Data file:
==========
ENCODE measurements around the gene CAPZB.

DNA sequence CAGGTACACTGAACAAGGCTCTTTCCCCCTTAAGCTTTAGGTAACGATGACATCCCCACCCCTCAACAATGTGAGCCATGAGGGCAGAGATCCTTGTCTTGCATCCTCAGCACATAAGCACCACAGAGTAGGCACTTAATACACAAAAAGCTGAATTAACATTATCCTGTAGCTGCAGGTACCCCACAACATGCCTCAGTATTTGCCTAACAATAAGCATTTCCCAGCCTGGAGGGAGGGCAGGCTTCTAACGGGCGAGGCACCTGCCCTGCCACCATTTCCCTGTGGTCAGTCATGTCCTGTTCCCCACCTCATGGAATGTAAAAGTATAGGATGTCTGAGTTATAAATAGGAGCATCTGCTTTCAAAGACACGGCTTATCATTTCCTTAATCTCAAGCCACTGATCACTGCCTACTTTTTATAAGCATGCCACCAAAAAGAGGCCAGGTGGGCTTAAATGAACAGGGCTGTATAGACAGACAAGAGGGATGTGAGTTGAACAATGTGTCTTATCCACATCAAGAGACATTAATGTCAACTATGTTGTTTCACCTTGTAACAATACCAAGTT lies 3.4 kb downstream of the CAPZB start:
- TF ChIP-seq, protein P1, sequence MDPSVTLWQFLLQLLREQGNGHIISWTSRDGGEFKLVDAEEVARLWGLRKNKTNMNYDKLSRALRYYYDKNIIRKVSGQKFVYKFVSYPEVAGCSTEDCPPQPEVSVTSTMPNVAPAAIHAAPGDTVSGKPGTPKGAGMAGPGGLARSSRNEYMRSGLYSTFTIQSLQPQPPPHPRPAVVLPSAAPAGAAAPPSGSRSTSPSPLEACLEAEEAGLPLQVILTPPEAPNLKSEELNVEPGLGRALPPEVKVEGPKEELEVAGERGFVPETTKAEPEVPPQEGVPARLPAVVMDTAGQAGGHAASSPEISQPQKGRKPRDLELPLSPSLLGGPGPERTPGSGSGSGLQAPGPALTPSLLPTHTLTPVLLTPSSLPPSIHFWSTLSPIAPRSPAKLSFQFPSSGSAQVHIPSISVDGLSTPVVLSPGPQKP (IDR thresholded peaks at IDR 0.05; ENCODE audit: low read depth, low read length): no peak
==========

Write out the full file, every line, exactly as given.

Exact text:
ENCODE measurements around the gene CAPZB.

DNA sequence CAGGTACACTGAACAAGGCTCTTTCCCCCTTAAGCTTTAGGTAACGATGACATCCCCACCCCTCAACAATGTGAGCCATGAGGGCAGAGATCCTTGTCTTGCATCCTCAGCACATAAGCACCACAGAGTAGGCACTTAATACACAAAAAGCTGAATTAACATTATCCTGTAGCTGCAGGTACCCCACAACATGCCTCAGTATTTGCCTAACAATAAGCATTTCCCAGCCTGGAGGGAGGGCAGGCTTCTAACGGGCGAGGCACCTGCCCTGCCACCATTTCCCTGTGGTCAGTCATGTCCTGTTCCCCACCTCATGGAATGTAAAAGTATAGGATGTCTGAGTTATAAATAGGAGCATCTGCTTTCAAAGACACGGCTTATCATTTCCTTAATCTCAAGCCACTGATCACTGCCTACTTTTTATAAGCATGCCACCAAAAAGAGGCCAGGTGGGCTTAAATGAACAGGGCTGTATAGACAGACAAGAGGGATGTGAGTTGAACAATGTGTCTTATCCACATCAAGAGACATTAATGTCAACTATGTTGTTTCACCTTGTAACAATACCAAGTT lies 3.4 kb downstream of the CAPZB start:
- TF ChIP-seq, protein P1, sequence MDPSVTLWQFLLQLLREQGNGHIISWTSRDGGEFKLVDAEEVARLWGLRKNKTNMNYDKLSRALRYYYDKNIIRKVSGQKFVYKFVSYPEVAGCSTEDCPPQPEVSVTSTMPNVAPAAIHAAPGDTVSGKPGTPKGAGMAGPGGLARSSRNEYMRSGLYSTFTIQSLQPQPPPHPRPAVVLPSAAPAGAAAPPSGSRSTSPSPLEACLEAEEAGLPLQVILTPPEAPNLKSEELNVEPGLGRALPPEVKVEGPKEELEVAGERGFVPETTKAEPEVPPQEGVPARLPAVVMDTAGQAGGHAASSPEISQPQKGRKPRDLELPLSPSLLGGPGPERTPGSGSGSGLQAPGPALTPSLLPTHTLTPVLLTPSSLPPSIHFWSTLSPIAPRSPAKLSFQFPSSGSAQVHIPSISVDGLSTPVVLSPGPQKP (IDR thresholded peaks at IDR 0.05; ENCODE audit: low read depth, low read length): no peak